SAS may have already started to reverse its fortunes following a drastic saving plan in November that will save it 2.8 billion kroner annually.
According to the Association of European Airlines, SAS’s passenger numbers grew by 6.5 percent this year compared to the European average of 4.6 percent.
SAS’s relative growth has been even more rapid in recent months as traffic across Europe slowed while SAS’s passenger numbers remained stable.
“SAS’s advantage is that the company operates mostly in the part of Europe least affected by the economic crisis,” Jacob Pedersen, a senior analyst at Sydbank, told Jyllands-Posten. “The Nordic region and Northern Europe have not been as affected by the debt crisis as Southern Europe where airlines have been having a harder time.”
Pedersen is also impressed that the company was able to successfully raise ticket prices after several years of falling prices.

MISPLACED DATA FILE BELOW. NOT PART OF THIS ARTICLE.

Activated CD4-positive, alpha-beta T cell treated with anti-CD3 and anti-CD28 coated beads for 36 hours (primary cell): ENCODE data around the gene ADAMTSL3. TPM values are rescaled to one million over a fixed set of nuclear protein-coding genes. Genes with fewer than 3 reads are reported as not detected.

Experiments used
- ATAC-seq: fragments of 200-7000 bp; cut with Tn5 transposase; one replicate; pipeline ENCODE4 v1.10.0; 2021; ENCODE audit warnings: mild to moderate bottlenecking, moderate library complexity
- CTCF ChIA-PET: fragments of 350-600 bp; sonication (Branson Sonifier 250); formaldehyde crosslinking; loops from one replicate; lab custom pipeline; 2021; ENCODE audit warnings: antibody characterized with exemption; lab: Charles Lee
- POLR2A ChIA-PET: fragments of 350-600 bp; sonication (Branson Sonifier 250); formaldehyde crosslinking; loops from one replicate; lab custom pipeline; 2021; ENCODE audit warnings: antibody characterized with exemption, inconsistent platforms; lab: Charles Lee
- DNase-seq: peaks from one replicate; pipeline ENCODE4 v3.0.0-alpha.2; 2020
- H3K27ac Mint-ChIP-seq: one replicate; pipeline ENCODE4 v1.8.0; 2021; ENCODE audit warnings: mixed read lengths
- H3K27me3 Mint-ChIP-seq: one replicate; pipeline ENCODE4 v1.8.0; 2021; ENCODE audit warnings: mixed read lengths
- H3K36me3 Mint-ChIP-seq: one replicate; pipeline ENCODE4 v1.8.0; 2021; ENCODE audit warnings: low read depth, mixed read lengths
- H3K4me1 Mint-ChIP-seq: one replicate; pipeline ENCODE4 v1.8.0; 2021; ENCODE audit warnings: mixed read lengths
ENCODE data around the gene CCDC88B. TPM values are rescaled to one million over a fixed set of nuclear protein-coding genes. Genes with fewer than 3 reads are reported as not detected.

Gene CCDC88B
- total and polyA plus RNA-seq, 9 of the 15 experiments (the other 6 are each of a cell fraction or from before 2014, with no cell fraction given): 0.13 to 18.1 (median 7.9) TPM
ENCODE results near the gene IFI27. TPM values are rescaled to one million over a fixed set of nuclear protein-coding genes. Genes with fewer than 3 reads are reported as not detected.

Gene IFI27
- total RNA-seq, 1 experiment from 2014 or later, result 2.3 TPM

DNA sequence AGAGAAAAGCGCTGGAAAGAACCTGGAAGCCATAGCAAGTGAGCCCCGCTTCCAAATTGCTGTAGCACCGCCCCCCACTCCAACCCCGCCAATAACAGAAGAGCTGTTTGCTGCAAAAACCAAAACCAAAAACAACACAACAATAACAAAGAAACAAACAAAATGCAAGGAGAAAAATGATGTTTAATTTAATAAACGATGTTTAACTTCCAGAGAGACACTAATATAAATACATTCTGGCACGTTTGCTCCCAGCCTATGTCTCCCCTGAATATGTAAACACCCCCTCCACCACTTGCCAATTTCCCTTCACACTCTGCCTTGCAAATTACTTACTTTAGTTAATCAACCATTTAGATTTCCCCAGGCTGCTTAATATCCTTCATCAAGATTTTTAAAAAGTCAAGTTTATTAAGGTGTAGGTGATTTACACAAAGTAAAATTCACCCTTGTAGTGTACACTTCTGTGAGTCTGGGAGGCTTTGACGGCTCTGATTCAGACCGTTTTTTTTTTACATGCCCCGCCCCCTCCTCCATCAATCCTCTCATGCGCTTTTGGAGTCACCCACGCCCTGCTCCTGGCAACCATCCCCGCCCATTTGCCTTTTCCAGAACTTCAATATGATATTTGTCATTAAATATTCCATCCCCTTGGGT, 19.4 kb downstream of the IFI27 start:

“It’s positive that SAS has managed to increase traffic despite the company’s great challenges and the several weeks of uncertainy over its future,” Pedersen said. “But SAS still needs to prove that it can earn money.”
Pedersen added that he expected the company to post a profit when it announces its earnings for this financial year, which ended in October.
The savings plan was agreed in November after tense negotiations with staff and unions about accepting essential pay cuts − without which the company would not have been able to make the savings.
Following the deal, SAS announced it would aggressively expand its traffic capacity with 45 extra routes, particularly during the summer months, which would put it in direct competition with low cost carriers such as Norwegian and Vueling.